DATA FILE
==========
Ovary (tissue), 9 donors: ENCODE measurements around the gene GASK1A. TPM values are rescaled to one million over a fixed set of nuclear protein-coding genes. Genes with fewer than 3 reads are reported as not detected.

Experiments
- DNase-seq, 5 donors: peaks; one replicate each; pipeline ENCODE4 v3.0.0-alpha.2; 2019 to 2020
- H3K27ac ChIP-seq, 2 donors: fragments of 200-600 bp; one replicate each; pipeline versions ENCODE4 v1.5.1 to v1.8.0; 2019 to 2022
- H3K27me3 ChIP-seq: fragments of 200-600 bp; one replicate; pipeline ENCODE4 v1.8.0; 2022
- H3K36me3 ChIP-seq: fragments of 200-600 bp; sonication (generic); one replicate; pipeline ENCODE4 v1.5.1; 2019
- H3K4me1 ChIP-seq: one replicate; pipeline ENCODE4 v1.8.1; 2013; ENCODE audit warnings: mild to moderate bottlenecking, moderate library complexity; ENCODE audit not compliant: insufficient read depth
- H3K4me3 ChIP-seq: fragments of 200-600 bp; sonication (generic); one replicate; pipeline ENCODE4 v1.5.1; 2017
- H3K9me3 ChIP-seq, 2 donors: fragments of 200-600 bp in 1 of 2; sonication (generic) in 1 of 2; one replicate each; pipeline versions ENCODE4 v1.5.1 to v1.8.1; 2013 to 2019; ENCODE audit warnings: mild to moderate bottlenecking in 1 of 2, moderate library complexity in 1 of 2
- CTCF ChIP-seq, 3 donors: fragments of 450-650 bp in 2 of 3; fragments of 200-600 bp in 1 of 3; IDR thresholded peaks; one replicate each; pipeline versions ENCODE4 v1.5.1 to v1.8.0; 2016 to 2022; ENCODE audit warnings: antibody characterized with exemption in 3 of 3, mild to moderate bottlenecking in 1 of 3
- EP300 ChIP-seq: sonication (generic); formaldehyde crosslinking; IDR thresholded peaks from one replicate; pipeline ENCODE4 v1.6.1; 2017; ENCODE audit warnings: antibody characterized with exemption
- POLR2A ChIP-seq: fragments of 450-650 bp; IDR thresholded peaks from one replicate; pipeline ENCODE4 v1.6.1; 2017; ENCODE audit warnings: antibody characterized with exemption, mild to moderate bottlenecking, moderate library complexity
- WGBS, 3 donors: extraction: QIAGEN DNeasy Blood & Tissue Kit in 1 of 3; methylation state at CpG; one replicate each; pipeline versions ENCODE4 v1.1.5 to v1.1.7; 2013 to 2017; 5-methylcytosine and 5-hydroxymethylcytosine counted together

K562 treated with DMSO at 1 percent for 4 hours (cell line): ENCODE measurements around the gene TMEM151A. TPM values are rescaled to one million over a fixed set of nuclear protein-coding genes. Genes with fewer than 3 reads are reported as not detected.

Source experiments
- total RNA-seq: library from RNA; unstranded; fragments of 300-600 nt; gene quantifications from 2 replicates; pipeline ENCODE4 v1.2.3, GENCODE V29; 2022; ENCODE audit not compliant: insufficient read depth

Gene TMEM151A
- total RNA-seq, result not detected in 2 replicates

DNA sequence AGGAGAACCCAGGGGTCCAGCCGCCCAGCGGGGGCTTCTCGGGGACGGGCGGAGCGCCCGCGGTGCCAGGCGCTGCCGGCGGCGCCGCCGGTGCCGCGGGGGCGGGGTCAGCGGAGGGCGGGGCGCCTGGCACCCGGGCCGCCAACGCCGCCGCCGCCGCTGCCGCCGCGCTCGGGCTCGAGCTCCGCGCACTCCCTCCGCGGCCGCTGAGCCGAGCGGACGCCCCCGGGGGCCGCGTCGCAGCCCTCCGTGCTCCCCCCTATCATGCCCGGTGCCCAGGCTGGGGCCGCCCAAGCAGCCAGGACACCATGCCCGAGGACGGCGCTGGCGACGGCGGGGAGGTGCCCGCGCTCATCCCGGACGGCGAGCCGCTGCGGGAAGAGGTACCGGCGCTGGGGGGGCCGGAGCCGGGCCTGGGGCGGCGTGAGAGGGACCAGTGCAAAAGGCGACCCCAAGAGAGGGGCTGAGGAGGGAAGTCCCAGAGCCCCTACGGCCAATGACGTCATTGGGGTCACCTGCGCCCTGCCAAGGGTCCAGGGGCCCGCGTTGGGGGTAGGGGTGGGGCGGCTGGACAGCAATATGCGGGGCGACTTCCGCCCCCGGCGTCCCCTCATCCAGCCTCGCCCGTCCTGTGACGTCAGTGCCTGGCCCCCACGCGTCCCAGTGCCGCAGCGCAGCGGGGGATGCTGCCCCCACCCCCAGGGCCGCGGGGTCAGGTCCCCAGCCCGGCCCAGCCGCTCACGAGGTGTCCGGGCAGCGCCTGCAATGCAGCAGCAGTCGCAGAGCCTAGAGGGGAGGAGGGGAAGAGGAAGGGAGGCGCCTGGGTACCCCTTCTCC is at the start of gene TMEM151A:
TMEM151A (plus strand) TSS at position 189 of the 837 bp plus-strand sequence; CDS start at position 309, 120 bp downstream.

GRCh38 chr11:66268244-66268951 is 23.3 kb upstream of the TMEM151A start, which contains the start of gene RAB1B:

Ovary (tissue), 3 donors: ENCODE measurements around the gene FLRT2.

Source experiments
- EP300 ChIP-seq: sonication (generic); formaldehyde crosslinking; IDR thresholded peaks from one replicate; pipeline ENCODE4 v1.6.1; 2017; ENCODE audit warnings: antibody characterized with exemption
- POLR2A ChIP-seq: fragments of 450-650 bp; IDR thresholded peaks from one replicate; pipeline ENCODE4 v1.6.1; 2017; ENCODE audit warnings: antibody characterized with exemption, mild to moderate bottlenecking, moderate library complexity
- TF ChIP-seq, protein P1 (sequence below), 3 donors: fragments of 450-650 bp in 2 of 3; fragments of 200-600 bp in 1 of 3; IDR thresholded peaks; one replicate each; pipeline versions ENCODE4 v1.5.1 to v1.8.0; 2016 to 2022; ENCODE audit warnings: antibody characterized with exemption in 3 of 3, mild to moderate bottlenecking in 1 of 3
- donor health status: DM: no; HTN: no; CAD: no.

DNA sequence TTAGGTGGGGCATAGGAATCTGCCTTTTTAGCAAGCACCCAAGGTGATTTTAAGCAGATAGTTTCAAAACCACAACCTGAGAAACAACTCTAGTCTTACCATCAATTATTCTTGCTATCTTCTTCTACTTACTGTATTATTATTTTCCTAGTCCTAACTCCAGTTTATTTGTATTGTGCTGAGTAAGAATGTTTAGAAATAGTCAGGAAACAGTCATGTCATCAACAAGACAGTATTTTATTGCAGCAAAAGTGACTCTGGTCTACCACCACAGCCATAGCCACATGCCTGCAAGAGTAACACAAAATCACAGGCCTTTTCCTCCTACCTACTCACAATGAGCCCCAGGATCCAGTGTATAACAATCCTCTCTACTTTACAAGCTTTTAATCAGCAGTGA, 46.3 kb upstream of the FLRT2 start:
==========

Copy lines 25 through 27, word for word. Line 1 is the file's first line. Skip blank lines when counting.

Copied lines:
- POLR2A ChIP-seq: fragments of 450-650 bp; IDR thresholded peaks from one replicate; pipeline ENCODE4 v1.6.1; 2017; ENCODE audit warnings: antibody characterized with exemption, mild to moderate bottlenecking, moderate library complexity
- TF ChIP-seq, protein P1 (sequence below), 3 donors: fragments of 450-650 bp in 2 of 3; fragments of 200-600 bp in 1 of 3; IDR thresholded peaks; one replicate each; pipeline versions ENCODE4 v1.5.1 to v1.8.0; 2016 to 2022; ENCODE audit warnings: antibody characterized with exemption in 3 of 3, mild to moderate bottlenecking in 1 of 3
- donor health status: DM: no; HTN: no; CAD: no.